What is chlamydia?
Chlamydia is a sexually transmitted bacterial infection caused by an organism called Chlamydia trachomatis. Chlamydia is thought to be one the most common of all the sexually transmitted diseases. Although chlamydia is easily treatable, many people do not even know that they have it until complications occur. It is spread by direct person-to-person contact, usually during sexual intercourse, although pregnant women can pass it to their child during birth. Chlamydia can also be spread by oral-genital contact, resulting in an infection in the throat. There is no evidence to show that the infection can be passed via toilet seats or sharing towels.
What are the symptoms of chlamydia?
Most people infected with chlamydia will not have any symptoms unless there are complications. In people who do get symptoms, these will usually occur between a week to a month after infection. Men are more likely than women to have symptoms.
Chlamydia is the most common cause of non-specific urethritis (NSU) in men. Symptoms in men include: pain or burning on urination; milky or mucus-like discharge from the penis; swelling of the testicles; and irritation around the opening of the penis. The symptoms may seem to come and go but the infection will remain unless it is treated.
Chlamydia is often “silent” in women and as many as nine out of 10 infected women will not have any symptoms. If symptoms do occur they include: pain or stinging on urination; milky or mucus-like discharge; painful intercourse; bleeding between periods; and abdominal pain. If left untreated, chlamydia can cause complications such as pelvic inflammatory disease (PID) and fertility problems in women. It can also affect sperm function and fertility in men, and may also cause prostatitis (an infection of the prostate gland).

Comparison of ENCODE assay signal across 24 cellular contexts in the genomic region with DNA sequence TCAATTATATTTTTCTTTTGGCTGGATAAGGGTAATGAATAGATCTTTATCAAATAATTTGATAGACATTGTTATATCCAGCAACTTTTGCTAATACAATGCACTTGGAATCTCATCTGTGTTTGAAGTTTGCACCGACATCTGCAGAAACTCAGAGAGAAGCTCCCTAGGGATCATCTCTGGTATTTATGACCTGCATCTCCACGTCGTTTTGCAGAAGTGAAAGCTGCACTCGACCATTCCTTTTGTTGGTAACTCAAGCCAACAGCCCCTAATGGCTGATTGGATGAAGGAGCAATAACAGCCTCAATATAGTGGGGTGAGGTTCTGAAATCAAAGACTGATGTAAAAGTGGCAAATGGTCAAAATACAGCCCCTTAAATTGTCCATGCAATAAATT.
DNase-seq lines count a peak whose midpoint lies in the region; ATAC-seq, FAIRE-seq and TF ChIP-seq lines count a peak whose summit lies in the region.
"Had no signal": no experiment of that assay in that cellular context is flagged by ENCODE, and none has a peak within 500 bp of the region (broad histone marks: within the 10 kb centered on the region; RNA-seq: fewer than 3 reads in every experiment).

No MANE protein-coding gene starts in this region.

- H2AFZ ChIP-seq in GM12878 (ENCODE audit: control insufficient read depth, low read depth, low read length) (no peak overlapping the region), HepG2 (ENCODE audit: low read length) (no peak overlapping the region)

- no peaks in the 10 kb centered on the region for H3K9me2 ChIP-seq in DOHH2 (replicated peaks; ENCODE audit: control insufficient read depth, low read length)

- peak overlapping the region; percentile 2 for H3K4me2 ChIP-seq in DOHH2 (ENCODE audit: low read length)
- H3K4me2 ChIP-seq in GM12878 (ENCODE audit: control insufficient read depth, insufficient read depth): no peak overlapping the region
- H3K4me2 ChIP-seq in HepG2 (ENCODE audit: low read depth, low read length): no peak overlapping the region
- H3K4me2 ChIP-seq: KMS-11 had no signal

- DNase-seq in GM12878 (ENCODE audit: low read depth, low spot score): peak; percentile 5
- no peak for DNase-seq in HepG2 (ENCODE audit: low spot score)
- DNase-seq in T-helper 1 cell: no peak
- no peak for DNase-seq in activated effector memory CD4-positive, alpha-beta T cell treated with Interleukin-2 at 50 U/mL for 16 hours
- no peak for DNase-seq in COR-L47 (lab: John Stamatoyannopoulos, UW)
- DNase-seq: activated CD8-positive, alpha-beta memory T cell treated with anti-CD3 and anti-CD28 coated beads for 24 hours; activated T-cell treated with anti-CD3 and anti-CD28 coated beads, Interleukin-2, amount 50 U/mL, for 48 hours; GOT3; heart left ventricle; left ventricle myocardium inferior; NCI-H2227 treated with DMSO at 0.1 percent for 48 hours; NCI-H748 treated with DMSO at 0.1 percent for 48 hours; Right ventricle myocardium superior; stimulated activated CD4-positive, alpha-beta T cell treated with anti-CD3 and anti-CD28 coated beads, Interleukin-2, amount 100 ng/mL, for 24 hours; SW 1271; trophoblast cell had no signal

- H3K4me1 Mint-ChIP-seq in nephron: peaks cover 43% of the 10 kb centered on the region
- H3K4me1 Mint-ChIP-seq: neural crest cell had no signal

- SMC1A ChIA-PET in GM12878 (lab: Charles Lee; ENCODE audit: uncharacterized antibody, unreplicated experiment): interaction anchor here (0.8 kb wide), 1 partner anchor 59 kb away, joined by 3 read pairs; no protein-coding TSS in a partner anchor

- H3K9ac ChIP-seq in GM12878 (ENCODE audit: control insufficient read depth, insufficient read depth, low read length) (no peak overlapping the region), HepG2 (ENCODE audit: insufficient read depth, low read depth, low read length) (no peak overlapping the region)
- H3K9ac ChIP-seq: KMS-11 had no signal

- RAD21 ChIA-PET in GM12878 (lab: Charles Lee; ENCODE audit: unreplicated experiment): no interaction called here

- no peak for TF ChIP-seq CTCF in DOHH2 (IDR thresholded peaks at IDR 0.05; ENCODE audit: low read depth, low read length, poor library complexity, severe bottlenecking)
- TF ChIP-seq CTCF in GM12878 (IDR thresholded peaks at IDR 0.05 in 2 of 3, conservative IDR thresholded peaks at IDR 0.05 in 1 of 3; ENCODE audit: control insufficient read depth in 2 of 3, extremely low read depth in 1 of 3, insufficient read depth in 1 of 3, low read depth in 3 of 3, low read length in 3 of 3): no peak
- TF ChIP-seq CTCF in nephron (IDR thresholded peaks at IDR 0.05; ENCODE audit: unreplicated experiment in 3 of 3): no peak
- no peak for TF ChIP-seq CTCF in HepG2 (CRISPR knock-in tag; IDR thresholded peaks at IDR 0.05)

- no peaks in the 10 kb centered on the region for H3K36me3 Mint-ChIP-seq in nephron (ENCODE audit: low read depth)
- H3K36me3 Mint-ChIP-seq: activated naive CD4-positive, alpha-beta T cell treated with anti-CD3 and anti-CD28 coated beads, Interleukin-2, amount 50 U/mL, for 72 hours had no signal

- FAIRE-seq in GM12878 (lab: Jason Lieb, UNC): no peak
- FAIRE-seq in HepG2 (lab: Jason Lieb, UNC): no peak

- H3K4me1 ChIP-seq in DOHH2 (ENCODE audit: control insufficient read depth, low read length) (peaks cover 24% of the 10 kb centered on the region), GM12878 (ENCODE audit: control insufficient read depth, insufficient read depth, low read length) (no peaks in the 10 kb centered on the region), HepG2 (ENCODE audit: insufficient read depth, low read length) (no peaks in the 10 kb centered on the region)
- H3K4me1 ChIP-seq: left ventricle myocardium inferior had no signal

Chlamydia can also infect the rectum in men and women, either through anal sex, or possibly via spread from the cervix and vagina. Symptoms include rectal pain, discharge or bleeding (“proctitis”).
How is chlamydia diagnosed?
If your doctor thinks you may have chlamydia, he or she will use a cotton swab to collect cells from your genitals; from the cervix in women or from inside the urethra in men. The swab will then be sent away to a laboratory for testing. Newer tests are now available that can detect infection in a urine sample.
Centers for Disease Control: Sexually Transmitted Diseases: www.cdc.gov/std
Last Reviewed: May 2013